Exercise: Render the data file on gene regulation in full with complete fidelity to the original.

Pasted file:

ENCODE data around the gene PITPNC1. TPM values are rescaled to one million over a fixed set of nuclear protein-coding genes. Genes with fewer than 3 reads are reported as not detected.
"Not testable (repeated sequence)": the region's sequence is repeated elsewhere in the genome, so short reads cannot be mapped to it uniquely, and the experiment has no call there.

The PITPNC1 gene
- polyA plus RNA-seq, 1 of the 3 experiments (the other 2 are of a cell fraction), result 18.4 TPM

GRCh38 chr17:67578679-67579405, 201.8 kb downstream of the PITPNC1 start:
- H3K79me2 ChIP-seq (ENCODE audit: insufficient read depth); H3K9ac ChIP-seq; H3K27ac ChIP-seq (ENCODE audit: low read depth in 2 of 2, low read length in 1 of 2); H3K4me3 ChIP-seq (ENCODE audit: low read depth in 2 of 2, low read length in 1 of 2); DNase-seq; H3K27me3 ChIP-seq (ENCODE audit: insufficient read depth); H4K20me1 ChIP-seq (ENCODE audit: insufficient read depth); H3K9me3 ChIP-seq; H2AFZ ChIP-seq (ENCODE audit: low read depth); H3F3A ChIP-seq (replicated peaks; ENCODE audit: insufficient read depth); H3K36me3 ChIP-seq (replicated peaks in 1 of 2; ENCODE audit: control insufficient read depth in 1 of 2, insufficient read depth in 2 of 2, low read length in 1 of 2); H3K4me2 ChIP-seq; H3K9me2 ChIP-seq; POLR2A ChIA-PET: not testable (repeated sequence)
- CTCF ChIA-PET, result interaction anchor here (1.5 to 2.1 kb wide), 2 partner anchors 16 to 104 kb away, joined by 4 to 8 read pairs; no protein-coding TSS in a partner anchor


ENCODE data around the gene PITPNC1. TPM values are rescaled to one million over a fixed set of nuclear protein-coding genes. Genes with fewer than 3 reads are reported as not detected.
"Not testable (repeated sequence)": the region's sequence is repeated elsewhere in the genome, so short reads cannot be mapped to it uniquely, and the experiment has no call there.

The PITPNC1 gene
- polyA plus RNA-seq, 1 of the 3 experiments (the other 2 are of a cell fraction), result 18.4 TPM

GRCh38 chr17:67578679-67579405, 201.8 kb downstream of the PITPNC1 start:
- H3K79me2 ChIP-seq (ENCODE audit: insufficient read depth); H3K9ac ChIP-seq; H3K27ac ChIP-seq (ENCODE audit: low read depth in 2 of 2, low read length in 1 of 2); H3K4me3 ChIP-seq (ENCODE audit: low read depth in 2 of 2, low read length in 1 of 2); DNase-seq; H3K27me3 ChIP-seq (ENCODE audit: insufficient read depth); H4K20me1 ChIP-seq (ENCODE audit: insufficient read depth); H3K9me3 ChIP-seq; H2AFZ ChIP-seq (ENCODE audit: low read depth); H3F3A ChIP-seq (replicated peaks; ENCODE audit: insufficient read depth); H3K36me3 ChIP-seq (replicated peaks in 1 of 2; ENCODE audit: control insufficient read depth in 1 of 2, insufficient read depth in 2 of 2, low read length in 1 of 2); H3K4me2 ChIP-seq; H3K9me2 ChIP-seq; POLR2A ChIA-PET: not testable (repeated sequence)
- CTCF ChIA-PET, result interaction anchor here (1.5 to 2.1 kb wide), 2 partner anchors 16 to 104 kb away, joined by 4 to 8 read pairs; no protein-coding TSS in a partner anchor